The best fertilizer for lemon trees growing in containers

The best fertilizer for citrus trees in containers is a nitrogen-rich slow-release fertilizer. Most fertilizers on the market are certified and will work for the Farmer. If you have no fertilizer access, organic compost will work just as fine and is even preferred by many farmers.

The most commonly used fertilizers for citrus trees are;

  • Miracle-Gro Shake ‘n Feed Plant Food (is available in food spikes too)
  • Dr. Earth
  • JR Peters Jacks Classic Citrus Food Fertilizer
  • Jobe’s Organics Fruit & Citrus Fertilizer Spikes
  • Espoma Citrus-tone Plant Food
  • Down To Earth Organic Citrus Fertilizer Mix

Maintenance for lemon trees growing in containers

Maintaining lemon trees in containers

Lemon trees can be maintained by pruning once a year in spring. To encourage fruiting, fertilize with 3:1:5 fertilizer at least quarterly. Epsom salt application every couple of months and water well is also a good practice for healthy lemon growth.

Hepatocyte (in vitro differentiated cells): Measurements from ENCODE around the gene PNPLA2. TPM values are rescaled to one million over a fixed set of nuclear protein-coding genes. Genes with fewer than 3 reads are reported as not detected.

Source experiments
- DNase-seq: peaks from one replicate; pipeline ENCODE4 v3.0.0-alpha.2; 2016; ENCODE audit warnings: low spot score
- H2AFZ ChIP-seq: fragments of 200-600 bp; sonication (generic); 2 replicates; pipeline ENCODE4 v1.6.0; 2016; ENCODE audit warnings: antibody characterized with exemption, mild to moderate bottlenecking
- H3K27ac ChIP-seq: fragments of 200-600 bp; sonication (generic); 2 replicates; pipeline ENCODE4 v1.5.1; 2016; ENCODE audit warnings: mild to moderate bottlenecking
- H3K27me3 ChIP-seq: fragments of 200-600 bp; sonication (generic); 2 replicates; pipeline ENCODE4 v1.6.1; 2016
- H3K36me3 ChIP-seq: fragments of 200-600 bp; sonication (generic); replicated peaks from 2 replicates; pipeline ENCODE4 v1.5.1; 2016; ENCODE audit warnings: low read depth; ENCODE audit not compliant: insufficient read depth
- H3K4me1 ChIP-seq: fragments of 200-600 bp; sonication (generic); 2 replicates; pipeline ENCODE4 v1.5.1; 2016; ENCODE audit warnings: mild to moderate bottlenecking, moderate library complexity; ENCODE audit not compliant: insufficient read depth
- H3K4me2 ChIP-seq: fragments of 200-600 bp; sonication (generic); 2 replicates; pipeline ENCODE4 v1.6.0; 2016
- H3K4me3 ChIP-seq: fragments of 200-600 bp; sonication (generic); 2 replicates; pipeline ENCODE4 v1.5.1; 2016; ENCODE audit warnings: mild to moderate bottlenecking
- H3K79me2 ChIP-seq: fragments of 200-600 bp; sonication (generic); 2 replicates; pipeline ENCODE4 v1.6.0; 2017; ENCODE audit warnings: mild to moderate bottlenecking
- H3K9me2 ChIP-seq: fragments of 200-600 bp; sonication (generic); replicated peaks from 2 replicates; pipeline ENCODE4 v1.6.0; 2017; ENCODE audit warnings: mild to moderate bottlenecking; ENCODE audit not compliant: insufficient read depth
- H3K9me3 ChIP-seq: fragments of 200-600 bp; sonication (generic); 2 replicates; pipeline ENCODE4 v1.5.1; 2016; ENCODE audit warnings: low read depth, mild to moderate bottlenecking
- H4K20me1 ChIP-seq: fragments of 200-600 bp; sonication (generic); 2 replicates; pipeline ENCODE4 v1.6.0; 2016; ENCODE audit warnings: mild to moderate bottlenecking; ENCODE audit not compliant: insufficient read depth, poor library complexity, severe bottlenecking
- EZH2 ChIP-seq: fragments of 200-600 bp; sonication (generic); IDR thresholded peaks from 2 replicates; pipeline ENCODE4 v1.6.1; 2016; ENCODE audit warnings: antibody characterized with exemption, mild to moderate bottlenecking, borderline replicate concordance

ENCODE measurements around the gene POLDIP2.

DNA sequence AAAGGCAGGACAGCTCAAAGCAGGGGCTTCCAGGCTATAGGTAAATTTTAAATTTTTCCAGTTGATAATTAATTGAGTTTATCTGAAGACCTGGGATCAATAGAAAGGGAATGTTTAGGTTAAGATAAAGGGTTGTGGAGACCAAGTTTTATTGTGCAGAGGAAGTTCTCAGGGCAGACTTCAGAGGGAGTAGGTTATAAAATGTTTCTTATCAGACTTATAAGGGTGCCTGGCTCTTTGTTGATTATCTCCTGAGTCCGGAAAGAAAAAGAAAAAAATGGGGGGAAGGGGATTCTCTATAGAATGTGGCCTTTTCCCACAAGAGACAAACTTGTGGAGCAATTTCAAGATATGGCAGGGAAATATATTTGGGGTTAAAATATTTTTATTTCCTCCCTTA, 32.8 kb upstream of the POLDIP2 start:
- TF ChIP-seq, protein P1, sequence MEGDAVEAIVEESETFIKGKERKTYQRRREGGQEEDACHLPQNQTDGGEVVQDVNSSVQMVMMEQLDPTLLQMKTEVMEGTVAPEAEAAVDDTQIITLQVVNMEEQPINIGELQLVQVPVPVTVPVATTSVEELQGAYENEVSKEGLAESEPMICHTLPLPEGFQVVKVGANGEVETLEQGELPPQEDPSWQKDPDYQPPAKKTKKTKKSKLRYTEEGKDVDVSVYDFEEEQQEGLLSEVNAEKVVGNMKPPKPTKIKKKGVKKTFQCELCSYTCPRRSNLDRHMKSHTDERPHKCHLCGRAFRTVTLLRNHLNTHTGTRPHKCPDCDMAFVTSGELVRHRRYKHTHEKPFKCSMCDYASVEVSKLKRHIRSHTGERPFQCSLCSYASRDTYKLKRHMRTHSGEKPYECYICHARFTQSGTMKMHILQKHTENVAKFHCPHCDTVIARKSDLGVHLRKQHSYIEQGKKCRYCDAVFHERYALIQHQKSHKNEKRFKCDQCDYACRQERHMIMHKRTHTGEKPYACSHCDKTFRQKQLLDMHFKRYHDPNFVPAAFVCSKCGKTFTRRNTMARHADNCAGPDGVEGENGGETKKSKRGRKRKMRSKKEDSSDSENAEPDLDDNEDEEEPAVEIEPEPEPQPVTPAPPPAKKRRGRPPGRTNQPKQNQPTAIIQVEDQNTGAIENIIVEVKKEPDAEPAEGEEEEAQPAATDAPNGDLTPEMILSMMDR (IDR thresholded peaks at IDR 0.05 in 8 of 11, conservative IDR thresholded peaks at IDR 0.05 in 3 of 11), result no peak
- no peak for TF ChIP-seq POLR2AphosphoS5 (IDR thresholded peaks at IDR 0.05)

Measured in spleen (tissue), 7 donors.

Can lemon trees grow in pots?

Yes, lemon trees can be grown in pots. You only need to ensure that you use fertilized, well-draining potting soil to grow the lemon in a large enough pot. 

Some varieties do better than others in growing pots. To ensure your container lemon’s success, grow pot-friendly varieties like the Eureka lemons and dwarfed varieties.

How long does it take for a lemon tree to bear fruit?

It takes, on average, 2-3 years for a lemon tree to bear fruit. If it is seed-grown, you may have to wait longer before you see any fruit. Seed-grown lemons take about 6-8 years, if they ever do, to bear fruit.

Do lemon trees need a lot of sun?

Lemons need full sun to grow and fruit. The required amount of sunshine exposure is about 8 hours of full sun. 

However, too much sunshine can scorch the lemons, so it is essential to regulate the sun intensity with screens and avoid the southern sun. 

How often should you water a potted lemon tree?

Potted lemon trees should be watered by the gardener once to twice every 7 days, depending on the weather you are growing in and the tree’s age. 

Final thoughts

Lemon trees are an easy sport to grow in containers and give the Farmer a juicy lemonade feast. If you have a pot, soil, and lemon plant, waste no time in potting the plant; you can thank me later.